Editor’s Choice Award July 2018, Fantasy

The Editors’ Choices are chosen from the submissions from the previous month that show the most potential or otherwise earn the admiration of our Resident Editors. Submissions in four categories — science fiction chapters, fantasy chapters, horror, and short stories — receive a detailed review, meant to be educational for others as well as the author.This month’s reviews are written by Resident Editors Leah Bobet, Jeanne Cavelos, and Judith Tarr. The last four months of Editors’ Choices and their editorial reviews are archived on the workshop.

Deadfall–Chapter 3 by Elizabeth Underwood

There are quite a few cool elements in this chapter. Lots of supernatural species. Teleportation. Magical dangerblood a la Twilight and True Blood. And plenty of action and tension.

I agree with the author’s note that the ms. needs a good, thorough copyedit, not just for grammar and syntax (“off of” should delete the “of,” for example; comma splices and run-on sentences; and what I call revision artifacts, such as “would have normally of,” which looks like a correction from “would of” to “would have” that missed deleting “of”) but for verb tense (past or present? Choose one) and narrative mode (first person or third?). But the copyedit comes very late in the publishing process, and I think there are other things to address before applying that last coat of polish.

One thing to watch out for is Red’s tendency to synopsize through internal monologue. She sums up backstory and explains the situation past and present and to come, in between bits of dialogue and action—for example while Vampra is threatening her; she explains what’s happening, sketches out her plan, and figures out what Vampra’s plan is. Much of this could be dramatized, or shown in scenes—let Vampra reveal her own motivations, and let us see what Red does to get out of this predicament and get Charles to safety.

Internal monologue is a very tempting trap, especially in first-person narration. Most people of whatever species have one going anyway, and a writer looking for that extra bit of realism may want to provide a full record of what her character is thinking, extrapolating, musing, planning. However, just as real-world dialogue is full of filler and throat-clearing and small talk and irrelevancies, and fictional dialogue lets all this sink into the background and gives the reader the good-parts version, fictional character-musings can dispense with all but the most directly relevant bits.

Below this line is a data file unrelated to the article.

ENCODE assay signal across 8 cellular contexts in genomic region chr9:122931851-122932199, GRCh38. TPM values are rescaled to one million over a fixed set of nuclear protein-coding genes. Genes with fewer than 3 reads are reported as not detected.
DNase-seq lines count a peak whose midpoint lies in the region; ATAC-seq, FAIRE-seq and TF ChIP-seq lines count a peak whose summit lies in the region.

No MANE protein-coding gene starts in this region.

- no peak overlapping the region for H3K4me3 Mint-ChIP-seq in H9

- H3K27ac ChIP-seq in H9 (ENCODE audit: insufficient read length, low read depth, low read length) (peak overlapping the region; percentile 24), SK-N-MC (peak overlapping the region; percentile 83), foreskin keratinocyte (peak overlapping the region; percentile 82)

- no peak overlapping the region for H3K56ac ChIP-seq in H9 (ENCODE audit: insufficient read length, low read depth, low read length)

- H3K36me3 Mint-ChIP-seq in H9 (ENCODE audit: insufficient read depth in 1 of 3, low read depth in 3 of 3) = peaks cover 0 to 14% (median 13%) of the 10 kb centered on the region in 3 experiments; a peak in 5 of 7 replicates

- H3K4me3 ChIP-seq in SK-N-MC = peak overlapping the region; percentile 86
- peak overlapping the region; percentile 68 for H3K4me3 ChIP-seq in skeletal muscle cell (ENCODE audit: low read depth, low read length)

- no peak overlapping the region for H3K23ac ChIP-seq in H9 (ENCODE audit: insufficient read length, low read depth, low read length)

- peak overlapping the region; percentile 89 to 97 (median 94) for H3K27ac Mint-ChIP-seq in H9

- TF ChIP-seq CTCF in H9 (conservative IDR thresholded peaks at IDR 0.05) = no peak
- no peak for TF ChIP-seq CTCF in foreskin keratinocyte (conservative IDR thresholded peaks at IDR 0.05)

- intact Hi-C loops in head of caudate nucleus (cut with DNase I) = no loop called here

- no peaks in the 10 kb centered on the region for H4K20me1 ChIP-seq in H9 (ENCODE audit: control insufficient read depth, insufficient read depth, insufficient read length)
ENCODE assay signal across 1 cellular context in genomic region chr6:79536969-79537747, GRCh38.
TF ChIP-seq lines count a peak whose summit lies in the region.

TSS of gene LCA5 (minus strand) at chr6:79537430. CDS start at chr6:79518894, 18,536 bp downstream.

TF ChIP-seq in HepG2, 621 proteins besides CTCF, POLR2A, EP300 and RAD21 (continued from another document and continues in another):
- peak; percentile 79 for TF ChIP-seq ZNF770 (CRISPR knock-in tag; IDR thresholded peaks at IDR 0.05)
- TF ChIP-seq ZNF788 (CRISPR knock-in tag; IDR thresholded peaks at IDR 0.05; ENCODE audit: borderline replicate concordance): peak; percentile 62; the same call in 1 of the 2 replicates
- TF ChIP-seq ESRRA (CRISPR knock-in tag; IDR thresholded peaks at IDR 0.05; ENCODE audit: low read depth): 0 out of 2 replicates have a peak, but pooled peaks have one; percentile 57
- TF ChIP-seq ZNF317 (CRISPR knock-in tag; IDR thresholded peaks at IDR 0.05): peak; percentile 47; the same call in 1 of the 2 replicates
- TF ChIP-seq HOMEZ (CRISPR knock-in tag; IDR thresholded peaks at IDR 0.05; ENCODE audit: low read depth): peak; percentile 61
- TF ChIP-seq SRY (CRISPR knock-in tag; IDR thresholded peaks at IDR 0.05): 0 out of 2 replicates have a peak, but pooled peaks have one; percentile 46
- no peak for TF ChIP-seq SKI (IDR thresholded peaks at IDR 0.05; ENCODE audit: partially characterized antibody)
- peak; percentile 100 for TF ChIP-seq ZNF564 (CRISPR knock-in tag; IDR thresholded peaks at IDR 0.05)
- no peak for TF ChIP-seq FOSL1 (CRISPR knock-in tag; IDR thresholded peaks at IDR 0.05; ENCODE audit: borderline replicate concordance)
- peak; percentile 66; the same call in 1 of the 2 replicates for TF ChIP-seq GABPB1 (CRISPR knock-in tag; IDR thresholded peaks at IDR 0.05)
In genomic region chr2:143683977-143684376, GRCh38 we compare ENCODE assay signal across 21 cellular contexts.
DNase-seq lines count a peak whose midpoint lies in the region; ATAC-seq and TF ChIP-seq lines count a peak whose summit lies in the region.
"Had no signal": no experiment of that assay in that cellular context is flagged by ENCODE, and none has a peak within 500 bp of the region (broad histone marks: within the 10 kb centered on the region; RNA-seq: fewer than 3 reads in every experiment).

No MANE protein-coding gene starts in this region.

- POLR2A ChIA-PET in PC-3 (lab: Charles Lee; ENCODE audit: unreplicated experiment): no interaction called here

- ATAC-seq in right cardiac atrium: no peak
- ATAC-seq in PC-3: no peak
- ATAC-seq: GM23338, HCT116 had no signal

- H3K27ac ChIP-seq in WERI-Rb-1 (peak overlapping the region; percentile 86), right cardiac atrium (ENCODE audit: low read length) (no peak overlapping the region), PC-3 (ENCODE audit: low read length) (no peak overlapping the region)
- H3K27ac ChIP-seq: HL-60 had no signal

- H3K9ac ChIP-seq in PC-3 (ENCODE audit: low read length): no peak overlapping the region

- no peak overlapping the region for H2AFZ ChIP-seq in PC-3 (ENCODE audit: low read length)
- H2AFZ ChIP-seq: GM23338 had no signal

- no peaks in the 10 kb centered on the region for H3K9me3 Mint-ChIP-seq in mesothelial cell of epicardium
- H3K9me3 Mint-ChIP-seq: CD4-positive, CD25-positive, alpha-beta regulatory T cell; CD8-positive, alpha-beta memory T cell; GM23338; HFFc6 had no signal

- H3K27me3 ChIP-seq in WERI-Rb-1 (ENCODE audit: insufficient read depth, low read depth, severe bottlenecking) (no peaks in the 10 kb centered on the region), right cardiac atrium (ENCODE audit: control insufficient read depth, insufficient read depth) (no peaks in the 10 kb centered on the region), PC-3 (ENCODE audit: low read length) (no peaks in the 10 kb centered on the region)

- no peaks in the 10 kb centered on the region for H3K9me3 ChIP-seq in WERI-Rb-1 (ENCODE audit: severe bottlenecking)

Here, that means letting the reader see what happens as it happens, rather than being told about it as Red plans it. Likewise, rather than having Red tell us what Vampra wants to do, let us see her do it, and then maybe Red can have a brief moment of “I knew it” even while she does whatever needs doing at the moment.

Watch out too for the tendency to summarize when writing it out would be more effective and dramatic—the vampires’ argument in the hallway, for example. Let us hear their words as Red hears them; give us the direct experience of what they’re saying. It won’t take up much more space than the synopsis does, but it will read more vividly and move the story forward more quickly.

It might be a good idea to do some rethinking about the conversation with the not-vampire, as well. They come to an agreement very quickly, and Red doesn’t seem to have a whole lot of trouble with it. It’s a little too uncomplicated. She’s indenturing herself for a year to a creature whose species she’s not even sure of. She is in a tight spot and Charles needs help stat (though that could use some clarification at the beginning of the scene as well—it’s not immediately obvious that he’s under a spell; just that he’s a really deep sleeper), but she’s already let us know she has a plan for that. We need more sense of why her plan is no longer viable, and why she’s willing to pay such a high price with so little negotiation.

It needs to be messier. More sense that the stakes are high and the price is, too, but when she balances them out, she can’t make any choice but the one she makes. It’s visibly tough, but also inevitable. Let us feel that through her. Then we’ll read on, hoping she finds a way out, but expecting that it won’t be either fast or easy.

That’s how plot moves—through friction. Things being tough and complicated. Characters navigating the minefield, trying to stay in one piece, but sometimes they get lost, and sometimes bits get blown off. In Red’s case, possibly even literally.

Good luck with this, and happy revising!

–Judith Tarr

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